Another thing to think about before choosing a marriage counselor is if they are going to offer any type of education sessions or workshops on family life. This way there’ll be more resources for when one might need advice in time-sensitive situations like having children together or dealing with an unplanned pregnancy.
Some people find this helpful while others don’t see the point, so it depends on what each individual wants from their relationship: some want direction every step of the way while others just want someone to talk with when they’re feeling lost.
Final Thoughts : Choosing a premarital counselor
Lastly, choosing a premarital counselor might not seem like the most exciting topic to talk about but it’s important.
It can be something that takes up hours of your time in person or over phone sessions and should never feel forced – so don’t just blindly choose someone without considering all these factors first!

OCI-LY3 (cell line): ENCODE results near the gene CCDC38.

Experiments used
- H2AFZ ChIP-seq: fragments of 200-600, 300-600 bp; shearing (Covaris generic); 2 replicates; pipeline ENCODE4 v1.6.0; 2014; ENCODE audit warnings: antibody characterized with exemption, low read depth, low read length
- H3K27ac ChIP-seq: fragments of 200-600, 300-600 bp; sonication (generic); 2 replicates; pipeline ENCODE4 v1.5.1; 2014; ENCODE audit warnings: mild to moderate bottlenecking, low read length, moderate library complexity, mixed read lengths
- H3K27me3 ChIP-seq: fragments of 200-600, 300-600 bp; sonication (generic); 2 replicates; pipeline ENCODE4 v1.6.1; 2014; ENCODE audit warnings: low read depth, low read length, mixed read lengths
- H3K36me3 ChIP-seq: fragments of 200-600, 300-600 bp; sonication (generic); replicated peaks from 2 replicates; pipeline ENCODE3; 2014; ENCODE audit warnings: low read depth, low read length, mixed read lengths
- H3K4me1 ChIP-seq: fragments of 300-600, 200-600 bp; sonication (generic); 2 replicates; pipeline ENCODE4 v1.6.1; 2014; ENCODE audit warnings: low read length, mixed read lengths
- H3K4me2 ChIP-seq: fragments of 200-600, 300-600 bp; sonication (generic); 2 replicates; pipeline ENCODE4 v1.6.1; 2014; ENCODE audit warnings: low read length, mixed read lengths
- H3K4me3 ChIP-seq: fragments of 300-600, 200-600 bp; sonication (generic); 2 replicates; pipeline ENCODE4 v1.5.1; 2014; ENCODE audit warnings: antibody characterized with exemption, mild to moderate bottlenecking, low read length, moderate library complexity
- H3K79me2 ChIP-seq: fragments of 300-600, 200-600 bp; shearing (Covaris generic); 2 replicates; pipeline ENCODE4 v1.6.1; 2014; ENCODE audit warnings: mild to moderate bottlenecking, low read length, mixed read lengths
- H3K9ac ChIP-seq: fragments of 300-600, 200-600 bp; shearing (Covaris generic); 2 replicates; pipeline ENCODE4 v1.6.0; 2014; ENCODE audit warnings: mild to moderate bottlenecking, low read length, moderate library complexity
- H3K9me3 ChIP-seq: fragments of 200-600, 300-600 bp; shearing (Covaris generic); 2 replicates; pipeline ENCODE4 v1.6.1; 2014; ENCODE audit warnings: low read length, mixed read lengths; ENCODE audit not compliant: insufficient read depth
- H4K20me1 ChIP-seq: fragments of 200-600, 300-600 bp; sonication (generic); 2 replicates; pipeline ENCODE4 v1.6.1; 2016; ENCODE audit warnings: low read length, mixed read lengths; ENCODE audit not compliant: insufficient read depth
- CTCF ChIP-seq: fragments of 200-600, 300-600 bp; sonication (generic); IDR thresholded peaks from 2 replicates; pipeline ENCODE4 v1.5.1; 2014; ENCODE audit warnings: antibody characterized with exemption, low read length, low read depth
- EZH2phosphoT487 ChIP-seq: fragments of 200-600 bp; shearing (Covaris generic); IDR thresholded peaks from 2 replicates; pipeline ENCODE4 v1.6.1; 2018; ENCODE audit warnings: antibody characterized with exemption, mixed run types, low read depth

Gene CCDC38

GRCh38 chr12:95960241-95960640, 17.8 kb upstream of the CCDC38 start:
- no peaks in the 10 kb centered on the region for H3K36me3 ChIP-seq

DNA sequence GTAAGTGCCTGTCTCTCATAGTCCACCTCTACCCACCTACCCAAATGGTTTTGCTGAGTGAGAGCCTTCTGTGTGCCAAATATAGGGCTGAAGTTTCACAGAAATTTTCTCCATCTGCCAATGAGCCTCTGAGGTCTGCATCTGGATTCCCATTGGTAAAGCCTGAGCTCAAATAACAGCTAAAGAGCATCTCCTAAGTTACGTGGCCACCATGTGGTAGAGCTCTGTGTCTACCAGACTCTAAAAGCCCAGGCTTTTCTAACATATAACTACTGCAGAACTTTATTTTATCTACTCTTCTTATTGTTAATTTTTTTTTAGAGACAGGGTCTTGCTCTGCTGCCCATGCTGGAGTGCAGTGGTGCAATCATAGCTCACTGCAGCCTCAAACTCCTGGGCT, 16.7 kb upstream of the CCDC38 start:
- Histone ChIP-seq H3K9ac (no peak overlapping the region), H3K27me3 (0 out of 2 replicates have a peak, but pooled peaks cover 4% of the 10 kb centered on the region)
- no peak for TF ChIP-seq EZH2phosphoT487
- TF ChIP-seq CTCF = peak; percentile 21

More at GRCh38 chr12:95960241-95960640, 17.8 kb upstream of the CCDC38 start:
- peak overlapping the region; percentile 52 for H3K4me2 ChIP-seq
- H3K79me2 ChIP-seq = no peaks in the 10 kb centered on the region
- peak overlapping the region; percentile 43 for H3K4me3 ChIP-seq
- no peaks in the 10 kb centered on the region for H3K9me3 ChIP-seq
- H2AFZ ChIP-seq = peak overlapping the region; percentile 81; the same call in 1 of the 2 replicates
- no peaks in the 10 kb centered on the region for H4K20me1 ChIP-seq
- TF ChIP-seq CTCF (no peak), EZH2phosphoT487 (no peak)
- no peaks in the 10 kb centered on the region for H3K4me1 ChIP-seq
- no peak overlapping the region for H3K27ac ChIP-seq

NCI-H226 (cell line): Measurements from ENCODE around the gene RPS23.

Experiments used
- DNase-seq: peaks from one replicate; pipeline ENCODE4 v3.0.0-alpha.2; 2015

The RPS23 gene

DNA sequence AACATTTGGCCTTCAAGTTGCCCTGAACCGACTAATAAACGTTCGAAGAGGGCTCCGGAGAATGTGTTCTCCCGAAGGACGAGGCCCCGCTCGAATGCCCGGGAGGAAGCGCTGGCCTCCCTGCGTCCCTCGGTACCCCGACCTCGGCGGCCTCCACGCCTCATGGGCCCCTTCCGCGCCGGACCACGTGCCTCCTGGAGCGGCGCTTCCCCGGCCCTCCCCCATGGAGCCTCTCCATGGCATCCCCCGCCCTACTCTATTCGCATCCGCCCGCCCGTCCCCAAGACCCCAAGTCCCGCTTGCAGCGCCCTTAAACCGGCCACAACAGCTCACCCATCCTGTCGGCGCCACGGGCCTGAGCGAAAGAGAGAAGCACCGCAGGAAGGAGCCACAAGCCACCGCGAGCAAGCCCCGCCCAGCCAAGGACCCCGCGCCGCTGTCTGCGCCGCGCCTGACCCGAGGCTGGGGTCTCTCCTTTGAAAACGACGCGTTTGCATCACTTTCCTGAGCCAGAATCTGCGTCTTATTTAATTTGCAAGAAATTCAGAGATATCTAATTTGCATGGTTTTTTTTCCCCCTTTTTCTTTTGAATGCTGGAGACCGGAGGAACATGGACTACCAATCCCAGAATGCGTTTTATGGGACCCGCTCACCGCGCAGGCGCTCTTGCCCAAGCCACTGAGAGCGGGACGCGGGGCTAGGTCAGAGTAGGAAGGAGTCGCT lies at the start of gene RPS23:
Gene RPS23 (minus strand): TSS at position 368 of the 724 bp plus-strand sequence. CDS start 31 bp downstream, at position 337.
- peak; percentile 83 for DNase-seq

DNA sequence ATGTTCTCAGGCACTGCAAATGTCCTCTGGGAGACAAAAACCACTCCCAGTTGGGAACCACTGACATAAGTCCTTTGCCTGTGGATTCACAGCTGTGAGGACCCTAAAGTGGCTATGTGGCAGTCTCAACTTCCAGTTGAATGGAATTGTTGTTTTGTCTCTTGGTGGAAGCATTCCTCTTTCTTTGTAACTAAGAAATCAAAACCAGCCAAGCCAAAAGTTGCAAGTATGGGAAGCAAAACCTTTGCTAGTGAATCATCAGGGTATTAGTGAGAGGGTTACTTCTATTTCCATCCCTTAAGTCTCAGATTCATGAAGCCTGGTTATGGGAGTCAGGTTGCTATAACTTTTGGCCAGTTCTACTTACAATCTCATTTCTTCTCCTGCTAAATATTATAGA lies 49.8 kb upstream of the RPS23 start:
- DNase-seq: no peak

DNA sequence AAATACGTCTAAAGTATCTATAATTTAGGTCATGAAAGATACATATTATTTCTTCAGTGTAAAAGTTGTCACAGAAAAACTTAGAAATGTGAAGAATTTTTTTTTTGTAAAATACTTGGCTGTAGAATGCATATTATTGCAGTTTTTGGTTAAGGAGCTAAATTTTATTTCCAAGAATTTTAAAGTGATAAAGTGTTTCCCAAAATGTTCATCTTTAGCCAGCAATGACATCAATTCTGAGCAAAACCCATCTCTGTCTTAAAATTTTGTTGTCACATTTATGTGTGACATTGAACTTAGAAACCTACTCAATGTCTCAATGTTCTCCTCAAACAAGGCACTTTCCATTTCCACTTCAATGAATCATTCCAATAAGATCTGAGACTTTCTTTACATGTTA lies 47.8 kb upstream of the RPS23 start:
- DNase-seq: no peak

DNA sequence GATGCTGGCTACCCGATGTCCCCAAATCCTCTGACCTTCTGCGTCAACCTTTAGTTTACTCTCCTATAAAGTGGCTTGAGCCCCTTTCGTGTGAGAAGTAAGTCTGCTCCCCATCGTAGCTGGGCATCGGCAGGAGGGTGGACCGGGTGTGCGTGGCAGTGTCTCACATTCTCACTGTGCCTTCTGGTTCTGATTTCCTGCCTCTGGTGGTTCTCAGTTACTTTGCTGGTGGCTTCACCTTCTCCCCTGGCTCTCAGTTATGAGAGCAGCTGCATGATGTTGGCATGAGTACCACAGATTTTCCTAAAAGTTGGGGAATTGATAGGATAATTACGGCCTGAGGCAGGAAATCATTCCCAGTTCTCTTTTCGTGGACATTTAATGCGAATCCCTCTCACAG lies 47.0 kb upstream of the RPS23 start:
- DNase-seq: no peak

In order for choosing a premarital counselor to work well, both people must know what they want out of choosing one because this is ultimately the decision-maker in choosing which type of therapist you’ll go with.
Weighing all these considerations will help couples find their perfect match who won’t ever disappoint them later down the line; though as we’ve discussed there are tradeoffs in terms of location, cost, frequency, and type of coverage one has outside chosen a premarital counselor.
So before you choose a premarital counselor, make sure you consider this thing.
Once you have found one. Make sure to check out this article here on a question to ask your premarital counselor when considering premarital counseling.
Good luck on your journey.